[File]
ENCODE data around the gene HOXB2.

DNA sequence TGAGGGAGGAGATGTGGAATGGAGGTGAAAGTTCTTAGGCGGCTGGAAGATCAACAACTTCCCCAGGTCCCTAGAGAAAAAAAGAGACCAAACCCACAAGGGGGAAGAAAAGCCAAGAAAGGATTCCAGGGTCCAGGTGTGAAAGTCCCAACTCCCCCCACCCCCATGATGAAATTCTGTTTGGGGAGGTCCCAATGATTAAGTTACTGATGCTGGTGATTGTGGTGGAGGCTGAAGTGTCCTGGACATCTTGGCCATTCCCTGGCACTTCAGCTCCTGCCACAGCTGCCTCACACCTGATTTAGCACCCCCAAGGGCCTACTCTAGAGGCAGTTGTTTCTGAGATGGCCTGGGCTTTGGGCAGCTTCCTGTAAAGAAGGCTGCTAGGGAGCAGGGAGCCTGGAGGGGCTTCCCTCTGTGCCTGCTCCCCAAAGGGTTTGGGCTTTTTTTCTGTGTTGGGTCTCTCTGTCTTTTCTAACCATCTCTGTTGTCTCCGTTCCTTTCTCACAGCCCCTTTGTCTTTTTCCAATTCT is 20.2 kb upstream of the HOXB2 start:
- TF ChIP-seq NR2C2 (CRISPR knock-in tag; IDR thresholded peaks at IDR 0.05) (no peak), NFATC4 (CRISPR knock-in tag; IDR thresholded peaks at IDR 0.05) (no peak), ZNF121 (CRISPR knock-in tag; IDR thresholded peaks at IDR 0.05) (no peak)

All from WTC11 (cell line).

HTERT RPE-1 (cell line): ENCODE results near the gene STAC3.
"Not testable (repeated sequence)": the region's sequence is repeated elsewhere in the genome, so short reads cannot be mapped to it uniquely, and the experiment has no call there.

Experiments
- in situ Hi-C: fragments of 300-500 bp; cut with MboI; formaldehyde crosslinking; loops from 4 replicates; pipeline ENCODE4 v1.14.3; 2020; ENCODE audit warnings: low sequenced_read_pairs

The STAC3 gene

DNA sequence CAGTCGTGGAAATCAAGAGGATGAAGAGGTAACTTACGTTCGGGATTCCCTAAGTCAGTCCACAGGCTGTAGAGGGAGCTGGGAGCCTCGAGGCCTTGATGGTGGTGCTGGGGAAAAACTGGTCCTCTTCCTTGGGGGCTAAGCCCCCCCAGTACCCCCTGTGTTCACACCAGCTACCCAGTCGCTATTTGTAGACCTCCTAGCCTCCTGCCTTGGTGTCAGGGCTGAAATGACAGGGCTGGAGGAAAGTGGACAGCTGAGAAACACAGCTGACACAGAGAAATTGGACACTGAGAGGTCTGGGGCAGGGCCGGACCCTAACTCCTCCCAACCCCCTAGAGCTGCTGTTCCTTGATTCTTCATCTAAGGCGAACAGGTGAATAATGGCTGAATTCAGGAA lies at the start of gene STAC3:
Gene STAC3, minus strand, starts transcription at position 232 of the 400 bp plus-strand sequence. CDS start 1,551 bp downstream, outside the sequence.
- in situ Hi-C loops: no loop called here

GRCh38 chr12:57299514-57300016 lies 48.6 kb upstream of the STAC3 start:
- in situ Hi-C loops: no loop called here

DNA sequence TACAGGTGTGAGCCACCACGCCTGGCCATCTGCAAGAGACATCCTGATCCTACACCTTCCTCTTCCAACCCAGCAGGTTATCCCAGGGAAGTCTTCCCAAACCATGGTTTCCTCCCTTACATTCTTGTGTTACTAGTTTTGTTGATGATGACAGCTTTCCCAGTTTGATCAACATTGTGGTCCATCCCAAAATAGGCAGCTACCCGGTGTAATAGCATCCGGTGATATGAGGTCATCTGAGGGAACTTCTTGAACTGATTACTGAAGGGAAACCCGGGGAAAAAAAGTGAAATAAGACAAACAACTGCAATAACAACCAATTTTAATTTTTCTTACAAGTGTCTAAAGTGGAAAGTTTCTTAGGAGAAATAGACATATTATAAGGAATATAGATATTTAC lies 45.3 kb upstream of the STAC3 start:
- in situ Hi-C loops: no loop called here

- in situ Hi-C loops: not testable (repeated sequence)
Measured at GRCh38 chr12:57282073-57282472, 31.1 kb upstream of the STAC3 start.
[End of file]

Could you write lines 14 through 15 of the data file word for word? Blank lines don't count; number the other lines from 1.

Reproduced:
- in situ Hi-C loops: no loop called here

DNA sequence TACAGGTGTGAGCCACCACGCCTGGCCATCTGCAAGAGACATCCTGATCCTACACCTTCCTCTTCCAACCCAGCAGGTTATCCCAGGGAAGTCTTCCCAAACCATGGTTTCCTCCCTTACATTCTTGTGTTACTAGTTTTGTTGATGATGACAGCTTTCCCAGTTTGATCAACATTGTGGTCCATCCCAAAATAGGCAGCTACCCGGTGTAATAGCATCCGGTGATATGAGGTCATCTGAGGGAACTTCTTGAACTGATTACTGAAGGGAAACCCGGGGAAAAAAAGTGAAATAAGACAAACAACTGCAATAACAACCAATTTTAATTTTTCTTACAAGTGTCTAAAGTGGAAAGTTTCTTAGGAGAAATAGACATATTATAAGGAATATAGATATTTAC lies 45.3 kb upstream of the STAC3 start: